Saturday, May 31, 2014

A wedding and perhaps a secret....

        Meanwhile, what about Ima’s love life? When she was thirteen, Aunt Fanny had told her that because her mother had died of tuberculosis, that she would be a carrier of the disease--and therefore must never marry and have children. Did Ima really believe that?
         Was she reconciled to a single life? In those days the worst thing that could happen to a young woman was not to find a husband, and to become an “old maid.”
         Ima must surely have thought about that when she traveled to Lampasas, Texas, to attend a wedding in April 1909. When R. Lee Blaffer, a founder of the Humble Oil Co., married Sarah Campbell, daughter of the late W.T. Campbell, a founder of the Texas Co. (Texaco) in Lampasas, Texas, Ima was the maid of honor. She would soon be 27 years old. Perhaps she thought of the “secret” she had in Germany.         
         Back in Houston, Ima threw herself into the cultural scene, and she began to teach music to a select number of pupils. She was a founding member of the Chatauqua Study Club in 1909. The next year she joined the Episcopal Church in Houston, a decision she had been thinking about for some time.
         Then, for reasons that to this day remain unknown, she suddenly decided to return to Germany in 1910.

Saturday, May 24, 2014

Memorial Day Weekend: Remembering World War I, 1914-18

The "Great War," they called it, because in 1914 no one could imagine a greater one.

World War I killed over 8 million men and wounded another 21 million.

Ima Hogg may have lost the love of her life in this war. (I am an incurable romanticist.)

Saturday, May 17, 2014

"The great sorrow of my life...."

         Ima Hogg returned to Houston in October of 1908, having reached a life-changing decision. Somewhere along the way, this intrepid, talented young woman, who had been aiming for a career as a concert pianist since she began her studies in New York in 1901, who had studied with fine teachers in Europe, decided that the concert stage was not for her. Did a teacher discourage her? Did she decide for herself? No one knows.
         A close friend of Ima’s said that Ima once told her that she regretted having small hands, because they limited her keyboard reach. Although she came home with “a bone-crushing grip,” as one friend said, Ima feared that no matter how much she practiced, no matter how fine her technique, she could be a good pianist, but never a great one.
         But she said years later to another friend, “The great sorrow of my life is that I was never a concert pianist.”
         When Ima was ninety-two, recording an interview for an oral history project, she had a different view: “I studied in Europe, with very great teachers, and they all encouraged me to become a professional concert pianist. I never wanted to do that.”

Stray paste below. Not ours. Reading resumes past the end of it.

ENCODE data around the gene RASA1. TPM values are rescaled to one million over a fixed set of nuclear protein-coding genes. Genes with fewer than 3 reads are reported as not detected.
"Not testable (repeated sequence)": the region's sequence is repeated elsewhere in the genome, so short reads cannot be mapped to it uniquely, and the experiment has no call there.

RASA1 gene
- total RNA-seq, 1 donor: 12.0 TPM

What did she want?

Saturday, May 10, 2014

In Germany in 1908, music, and a secret romance?

         For the remainder of her time in Berlin Ima continued to work hard at her music and her German. She wrote in her diary: “I certainly am going to see if I can’t get something into my head.”  
         She went to operas and concerts, and she made notes about what she saw. After a performance of Die Valkyrie, she confided to her diary that “The stage management for the Wagnerian opera is really dreadful.
         In February she wrote on a concert program that Siegfried Wagner was a “puny imitation of his father.”
         In March she wrote that Felix Moetl and the Berlin Philharmonic performed the “most inspiring interpretation of Eroica Symphony I have yet heard.” [How many had she heard?]
         What else did Ima do during that spring and summer in Germany?         
         Her diary does not say. Did she have a romance? Did she travel? On April 13,1908, her brother Tom wrote to her, begging her to tell him the “secret” had promised to tell him “one of these days.”
         What secret?

         If Ima did tell it to her brother, the letter has not been found.

Saturday, May 3, 2014

“Scared the life out of me.”

Ima Hogg was an independent young woman, and she made her own decisions. One day she decided to explore Berlin. She ventured out alone--a daring act for a young woman of good family, unchaperoned in a large city. She rode the “U-bahn,” or Untergrundbahn, the underground railway system that had opened in Berlin in 1902. Ima had, after all, spent time in New York City, which had trolleys and elevated trains, and a subway by 1904. This Berlin adventure left her badly frightened. Her diary is not clear on the details, but she took the underground to a distant part of the city. She visited a music store, bought some flowers at a stand, and then, on the street, as she wrote afterward, “a man said something to me--scared the life out of me. Then another . . . I thought was going to insist on walking with me. I really was never more frightened. They say Berlin is a terrible place for such things. My first & hope my last experience.”         

         There were good times, too. She went for a sleigh ride, her first, and noted that the “novelty was intoxicating; the cold cold air in your face, the merry people on the streets.”

         But in a few weeks later she wrote, “Am homesick and stupid and lonesome and utterly miserable.” And she was waking with headaches.
         In the summer of 1908, Ima Hogg would be twenty-six years old. What was she going to do with her life?